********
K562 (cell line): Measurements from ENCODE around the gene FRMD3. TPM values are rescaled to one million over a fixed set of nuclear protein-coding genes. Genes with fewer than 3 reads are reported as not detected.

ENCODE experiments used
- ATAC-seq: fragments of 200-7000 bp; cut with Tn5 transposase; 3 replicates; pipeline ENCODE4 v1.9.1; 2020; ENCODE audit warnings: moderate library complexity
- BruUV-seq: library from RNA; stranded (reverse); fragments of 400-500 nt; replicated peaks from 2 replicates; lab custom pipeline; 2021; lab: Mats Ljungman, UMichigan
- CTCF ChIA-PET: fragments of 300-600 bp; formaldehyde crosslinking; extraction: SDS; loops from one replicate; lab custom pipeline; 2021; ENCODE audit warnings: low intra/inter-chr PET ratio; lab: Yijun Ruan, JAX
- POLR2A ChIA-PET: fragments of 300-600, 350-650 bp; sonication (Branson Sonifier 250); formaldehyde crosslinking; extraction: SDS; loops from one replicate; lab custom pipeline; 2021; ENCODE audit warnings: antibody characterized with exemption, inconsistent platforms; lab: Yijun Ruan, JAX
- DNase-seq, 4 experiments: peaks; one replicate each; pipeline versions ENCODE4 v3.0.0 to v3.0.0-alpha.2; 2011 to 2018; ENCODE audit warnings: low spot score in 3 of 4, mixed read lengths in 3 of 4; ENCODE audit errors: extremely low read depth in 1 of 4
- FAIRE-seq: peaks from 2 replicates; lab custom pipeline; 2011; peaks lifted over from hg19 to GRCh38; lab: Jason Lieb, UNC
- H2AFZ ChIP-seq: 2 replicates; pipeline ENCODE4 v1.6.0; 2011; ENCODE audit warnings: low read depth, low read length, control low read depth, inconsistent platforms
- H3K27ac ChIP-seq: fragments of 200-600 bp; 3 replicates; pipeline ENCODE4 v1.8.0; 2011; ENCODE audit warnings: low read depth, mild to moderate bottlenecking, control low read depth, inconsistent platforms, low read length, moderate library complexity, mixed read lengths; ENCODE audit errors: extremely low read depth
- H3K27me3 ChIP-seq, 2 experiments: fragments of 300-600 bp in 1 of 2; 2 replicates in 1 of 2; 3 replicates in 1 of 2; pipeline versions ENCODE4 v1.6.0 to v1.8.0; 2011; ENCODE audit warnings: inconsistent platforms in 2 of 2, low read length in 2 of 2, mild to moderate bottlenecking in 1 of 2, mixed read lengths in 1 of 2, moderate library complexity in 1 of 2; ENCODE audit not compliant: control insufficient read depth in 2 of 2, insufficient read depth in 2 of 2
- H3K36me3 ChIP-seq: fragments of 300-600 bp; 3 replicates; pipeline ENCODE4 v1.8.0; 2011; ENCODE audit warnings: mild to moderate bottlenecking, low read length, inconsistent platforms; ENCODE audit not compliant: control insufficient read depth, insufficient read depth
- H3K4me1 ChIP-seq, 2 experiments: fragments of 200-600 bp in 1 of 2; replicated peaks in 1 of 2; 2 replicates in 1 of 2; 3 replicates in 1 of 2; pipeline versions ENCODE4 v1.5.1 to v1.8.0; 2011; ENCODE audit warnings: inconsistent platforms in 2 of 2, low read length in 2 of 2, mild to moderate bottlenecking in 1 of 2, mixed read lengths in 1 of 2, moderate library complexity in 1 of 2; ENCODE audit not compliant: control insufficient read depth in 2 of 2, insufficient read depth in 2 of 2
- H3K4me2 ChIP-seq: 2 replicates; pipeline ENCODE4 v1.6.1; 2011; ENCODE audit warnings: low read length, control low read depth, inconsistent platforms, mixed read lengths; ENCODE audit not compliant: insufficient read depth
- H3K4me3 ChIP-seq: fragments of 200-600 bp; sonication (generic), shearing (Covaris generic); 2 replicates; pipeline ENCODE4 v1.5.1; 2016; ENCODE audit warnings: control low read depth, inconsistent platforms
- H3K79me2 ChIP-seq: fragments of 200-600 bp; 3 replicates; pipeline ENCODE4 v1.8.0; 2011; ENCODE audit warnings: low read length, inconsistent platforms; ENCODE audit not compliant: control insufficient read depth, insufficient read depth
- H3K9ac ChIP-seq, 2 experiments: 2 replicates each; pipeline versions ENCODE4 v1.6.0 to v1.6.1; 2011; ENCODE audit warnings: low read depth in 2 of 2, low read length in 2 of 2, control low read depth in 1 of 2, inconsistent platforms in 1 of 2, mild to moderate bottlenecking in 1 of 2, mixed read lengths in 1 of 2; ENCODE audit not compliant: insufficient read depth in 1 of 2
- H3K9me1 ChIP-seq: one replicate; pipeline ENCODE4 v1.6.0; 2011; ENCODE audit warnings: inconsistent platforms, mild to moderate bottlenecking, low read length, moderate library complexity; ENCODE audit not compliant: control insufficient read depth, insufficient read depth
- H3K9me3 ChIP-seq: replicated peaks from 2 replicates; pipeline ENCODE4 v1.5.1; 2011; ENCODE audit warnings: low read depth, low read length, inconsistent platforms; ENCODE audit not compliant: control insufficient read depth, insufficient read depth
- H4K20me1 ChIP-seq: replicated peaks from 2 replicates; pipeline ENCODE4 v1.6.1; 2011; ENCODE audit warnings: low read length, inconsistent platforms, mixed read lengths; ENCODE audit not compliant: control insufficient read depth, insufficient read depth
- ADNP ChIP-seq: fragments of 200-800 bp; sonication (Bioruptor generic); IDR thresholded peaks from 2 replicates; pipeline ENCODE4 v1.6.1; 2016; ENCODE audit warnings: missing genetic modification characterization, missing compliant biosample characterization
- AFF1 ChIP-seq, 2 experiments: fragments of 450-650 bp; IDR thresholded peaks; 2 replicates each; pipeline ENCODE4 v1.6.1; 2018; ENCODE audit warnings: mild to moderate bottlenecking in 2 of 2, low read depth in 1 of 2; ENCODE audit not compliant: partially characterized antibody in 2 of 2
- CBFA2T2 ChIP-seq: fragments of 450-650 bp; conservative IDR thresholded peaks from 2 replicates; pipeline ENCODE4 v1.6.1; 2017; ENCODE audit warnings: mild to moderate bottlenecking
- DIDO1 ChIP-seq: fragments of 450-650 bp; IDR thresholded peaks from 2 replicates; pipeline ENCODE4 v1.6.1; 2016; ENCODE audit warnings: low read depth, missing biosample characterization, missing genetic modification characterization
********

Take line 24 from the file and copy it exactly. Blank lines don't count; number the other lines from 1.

- DIDO1 ChIP-seq: fragments of 450-650 bp; IDR thresholded peaks from 2 replicates; pipeline ENCODE4 v1.6.1; 2016; ENCODE audit warnings: low read depth, missing biosample characterization, missing genetic modification characterization